Each fall over the last several years an exhibit of Drawings from Nature have appeared at the Museum. The artists are all students of Julia S. Child of Woods Hole and are all adult year-round residents of Woods Hole and Falmouth. Most of these students are over age fifty and have come to Julie’s classes from varying backgrounds and abilities. One, Tom Hodgson, says he had never picked up a colored pencil nor done a nature drawing till he came to Julie’s class. Now his drawings are among the most accomplished and beautiful. Most of the work has been done in colored pencil, though there are also illustrations in pen and ink and watercolor.
The students quickly point out that the detail and precision of the drawings does not come quickly or easily. The students draw from nature, usually from Julie’s collection of specimens of insects or shells or from live samples. They can spend hours working on one butterfly’s wing. All the students agree that Julie has the ability to make them really look carefully at their subject, to really see what is before them, to look at the “negative space” even before they pick up a pencil. As Jeanette Fullerton, who has taken the Nature Drawing classes for two years says “I have done watercolor and sketching for many years, but on taking Julie’s class, I really learned to look, and look again…. and also to use colored pencils. I am so impressed with the other students’ work.”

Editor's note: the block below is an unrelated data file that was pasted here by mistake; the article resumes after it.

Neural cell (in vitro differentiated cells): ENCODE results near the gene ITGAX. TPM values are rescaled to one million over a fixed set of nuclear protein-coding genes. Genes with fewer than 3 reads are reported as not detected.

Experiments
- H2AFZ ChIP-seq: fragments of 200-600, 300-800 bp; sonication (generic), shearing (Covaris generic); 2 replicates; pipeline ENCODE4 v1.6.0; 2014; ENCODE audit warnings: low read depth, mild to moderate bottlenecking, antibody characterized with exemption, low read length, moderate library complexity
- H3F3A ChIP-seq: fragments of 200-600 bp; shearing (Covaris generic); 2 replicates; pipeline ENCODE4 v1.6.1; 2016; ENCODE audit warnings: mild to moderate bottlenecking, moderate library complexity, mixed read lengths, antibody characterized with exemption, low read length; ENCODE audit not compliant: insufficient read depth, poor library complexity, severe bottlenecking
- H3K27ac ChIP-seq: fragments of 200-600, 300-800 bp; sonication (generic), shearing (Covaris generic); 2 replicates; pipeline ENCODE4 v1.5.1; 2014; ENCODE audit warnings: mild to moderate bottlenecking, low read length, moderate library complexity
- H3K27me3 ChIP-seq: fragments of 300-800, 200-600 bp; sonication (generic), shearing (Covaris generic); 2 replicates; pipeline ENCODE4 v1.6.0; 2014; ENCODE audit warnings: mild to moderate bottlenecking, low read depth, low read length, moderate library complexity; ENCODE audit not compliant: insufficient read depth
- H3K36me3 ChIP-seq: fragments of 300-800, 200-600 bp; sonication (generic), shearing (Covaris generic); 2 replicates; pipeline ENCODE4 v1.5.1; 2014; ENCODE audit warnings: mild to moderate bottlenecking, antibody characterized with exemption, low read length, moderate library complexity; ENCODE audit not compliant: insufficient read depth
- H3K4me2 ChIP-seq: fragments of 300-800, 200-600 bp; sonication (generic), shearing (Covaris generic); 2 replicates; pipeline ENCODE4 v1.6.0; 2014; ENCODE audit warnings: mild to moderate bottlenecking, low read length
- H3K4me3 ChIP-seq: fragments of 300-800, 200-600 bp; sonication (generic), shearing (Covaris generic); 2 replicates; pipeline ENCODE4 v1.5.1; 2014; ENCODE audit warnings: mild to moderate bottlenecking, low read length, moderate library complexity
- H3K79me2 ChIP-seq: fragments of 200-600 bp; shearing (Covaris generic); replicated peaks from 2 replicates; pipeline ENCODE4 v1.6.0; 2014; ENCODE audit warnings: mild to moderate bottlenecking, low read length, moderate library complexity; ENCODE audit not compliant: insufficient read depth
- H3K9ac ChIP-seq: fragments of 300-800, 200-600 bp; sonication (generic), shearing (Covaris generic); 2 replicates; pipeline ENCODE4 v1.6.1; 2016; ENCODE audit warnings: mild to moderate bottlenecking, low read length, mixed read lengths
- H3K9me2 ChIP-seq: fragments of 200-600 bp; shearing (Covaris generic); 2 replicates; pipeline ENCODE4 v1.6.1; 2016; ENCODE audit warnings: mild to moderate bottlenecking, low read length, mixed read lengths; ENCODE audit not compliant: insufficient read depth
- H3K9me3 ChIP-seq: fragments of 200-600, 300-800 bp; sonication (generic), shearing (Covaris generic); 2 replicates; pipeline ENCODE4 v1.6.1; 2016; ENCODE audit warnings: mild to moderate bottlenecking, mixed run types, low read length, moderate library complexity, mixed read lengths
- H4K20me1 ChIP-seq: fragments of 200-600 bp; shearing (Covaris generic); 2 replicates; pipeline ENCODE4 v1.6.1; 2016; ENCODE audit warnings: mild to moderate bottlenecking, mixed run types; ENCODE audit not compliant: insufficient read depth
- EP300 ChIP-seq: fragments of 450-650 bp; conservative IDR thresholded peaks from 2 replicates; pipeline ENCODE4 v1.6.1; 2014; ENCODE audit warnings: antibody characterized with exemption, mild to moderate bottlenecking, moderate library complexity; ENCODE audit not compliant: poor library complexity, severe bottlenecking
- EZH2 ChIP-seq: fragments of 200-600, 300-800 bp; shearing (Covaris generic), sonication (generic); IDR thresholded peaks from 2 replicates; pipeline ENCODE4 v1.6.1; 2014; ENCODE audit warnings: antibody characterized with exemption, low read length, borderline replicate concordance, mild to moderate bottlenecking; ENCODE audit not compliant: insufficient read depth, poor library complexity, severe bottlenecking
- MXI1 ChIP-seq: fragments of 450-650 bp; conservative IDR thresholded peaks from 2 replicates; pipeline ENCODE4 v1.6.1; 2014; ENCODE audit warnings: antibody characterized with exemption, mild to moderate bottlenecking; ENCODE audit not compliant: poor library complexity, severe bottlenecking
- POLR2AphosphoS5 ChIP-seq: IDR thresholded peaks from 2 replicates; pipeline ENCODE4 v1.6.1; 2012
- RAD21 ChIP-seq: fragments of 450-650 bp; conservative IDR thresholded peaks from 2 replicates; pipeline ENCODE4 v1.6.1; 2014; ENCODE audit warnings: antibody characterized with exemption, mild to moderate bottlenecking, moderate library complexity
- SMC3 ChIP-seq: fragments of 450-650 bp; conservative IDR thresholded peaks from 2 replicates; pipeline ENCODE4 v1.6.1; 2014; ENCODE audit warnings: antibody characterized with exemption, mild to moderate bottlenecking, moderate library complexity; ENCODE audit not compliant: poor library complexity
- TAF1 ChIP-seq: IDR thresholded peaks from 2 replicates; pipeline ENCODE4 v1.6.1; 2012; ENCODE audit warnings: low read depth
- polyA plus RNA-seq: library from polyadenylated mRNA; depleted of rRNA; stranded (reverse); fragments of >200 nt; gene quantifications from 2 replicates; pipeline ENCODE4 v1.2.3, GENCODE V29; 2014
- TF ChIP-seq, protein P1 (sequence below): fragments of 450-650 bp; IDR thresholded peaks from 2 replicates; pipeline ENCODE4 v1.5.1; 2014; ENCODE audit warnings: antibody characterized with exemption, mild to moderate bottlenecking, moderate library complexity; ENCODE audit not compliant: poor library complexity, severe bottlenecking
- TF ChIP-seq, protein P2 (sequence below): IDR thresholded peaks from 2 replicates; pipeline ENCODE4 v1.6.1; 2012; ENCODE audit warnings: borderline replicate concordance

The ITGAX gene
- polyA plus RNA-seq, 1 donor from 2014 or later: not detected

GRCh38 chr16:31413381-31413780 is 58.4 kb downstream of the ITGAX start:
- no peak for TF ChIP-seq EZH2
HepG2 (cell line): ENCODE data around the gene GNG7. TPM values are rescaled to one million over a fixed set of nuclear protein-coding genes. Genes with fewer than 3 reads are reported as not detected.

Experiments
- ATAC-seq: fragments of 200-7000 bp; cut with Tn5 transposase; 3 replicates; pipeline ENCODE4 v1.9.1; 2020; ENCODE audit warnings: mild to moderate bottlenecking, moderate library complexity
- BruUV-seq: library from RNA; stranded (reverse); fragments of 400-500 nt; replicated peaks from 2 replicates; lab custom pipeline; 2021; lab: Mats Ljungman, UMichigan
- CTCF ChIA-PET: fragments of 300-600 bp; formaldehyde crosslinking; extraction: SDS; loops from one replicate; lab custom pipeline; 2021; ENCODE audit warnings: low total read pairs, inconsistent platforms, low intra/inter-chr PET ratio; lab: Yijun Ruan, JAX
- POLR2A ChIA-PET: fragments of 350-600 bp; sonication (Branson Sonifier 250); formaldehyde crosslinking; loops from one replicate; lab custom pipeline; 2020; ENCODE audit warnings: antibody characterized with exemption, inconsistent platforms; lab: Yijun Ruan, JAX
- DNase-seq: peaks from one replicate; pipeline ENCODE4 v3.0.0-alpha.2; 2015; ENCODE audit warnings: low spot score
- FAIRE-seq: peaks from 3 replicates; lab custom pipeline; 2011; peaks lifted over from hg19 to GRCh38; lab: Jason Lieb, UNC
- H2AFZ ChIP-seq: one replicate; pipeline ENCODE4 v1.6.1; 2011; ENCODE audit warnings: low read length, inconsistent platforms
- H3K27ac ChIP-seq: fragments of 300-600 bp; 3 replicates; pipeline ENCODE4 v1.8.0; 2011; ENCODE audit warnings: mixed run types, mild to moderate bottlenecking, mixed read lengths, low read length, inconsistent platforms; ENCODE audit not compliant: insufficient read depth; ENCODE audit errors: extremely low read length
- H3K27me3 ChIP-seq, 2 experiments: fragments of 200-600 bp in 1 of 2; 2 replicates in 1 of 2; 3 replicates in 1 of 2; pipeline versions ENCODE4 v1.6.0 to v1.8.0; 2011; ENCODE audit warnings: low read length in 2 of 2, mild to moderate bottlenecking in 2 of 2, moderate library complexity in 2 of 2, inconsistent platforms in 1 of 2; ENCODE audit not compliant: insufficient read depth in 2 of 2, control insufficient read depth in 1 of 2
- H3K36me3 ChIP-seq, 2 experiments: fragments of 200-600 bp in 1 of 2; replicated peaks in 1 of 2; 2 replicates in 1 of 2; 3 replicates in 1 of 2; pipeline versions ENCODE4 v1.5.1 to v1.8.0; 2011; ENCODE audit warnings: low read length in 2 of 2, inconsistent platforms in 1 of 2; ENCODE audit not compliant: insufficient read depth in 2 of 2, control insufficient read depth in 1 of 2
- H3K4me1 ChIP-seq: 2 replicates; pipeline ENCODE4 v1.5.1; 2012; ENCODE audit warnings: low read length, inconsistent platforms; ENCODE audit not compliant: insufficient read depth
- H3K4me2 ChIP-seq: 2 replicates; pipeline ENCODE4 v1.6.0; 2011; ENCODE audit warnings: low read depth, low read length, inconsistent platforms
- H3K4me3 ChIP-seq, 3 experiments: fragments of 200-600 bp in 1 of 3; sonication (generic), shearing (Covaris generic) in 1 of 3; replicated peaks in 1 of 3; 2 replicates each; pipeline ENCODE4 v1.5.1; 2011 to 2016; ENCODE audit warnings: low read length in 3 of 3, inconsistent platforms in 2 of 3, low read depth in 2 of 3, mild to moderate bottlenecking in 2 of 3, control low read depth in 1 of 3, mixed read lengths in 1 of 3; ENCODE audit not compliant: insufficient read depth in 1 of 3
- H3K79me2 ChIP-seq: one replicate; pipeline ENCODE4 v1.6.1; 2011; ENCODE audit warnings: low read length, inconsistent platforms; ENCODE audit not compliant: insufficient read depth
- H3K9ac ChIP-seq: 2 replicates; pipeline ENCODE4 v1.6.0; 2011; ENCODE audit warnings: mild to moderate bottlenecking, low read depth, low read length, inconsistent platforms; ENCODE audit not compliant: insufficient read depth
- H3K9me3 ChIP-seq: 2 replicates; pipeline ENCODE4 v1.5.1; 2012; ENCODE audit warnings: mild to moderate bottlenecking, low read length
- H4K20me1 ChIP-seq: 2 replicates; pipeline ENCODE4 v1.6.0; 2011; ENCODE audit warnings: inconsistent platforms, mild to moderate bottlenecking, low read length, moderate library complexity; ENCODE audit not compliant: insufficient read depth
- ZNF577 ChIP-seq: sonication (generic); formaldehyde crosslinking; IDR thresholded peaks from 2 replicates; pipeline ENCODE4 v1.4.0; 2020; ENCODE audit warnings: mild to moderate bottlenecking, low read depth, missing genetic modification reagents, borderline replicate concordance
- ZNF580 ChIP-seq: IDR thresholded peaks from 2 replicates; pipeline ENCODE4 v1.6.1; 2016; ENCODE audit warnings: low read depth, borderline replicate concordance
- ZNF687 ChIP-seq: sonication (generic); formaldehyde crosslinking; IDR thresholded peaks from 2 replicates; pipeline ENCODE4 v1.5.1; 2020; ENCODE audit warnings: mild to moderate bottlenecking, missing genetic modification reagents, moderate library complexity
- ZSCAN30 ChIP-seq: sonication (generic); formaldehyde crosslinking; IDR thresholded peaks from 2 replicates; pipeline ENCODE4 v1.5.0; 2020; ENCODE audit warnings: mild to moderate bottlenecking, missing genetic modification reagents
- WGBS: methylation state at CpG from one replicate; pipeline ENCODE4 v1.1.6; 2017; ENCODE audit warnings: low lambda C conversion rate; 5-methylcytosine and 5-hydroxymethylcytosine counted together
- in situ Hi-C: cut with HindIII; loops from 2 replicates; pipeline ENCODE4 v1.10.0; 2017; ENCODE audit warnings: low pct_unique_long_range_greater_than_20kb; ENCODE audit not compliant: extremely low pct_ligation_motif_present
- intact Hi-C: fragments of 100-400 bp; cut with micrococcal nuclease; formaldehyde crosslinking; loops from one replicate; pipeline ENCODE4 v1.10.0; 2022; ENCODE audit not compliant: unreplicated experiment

Julie has been teaching nature drawing and biological illustration since 1976, primarily at Sarah Lawrence College and the Children’s School of Science in Woods Hole, inspiring and guiding students through all these years. She began teaching a series of Nature Drawing classes for adults to this “Woods Hole Group” in her “retirement” and her students won’t let her stop. The classes have taken place for ten years.
As Jennifer Gaines, former director of the Museum and also a student of Julie’s says “She seems to pull this ability out of us, to make us better observers and artists. When you look at us as a bunch, we look pretty ordinary; but out of us, thanks to Julie, come these extraordinarily beautiful drawings.” The end result is closer to the skills of “biological illustration” than to “artistic interpretation”, yet these artists see the beauty within the object and bring it onto the paper for the viewer to enjoy.
To continue to the exhibit, click here.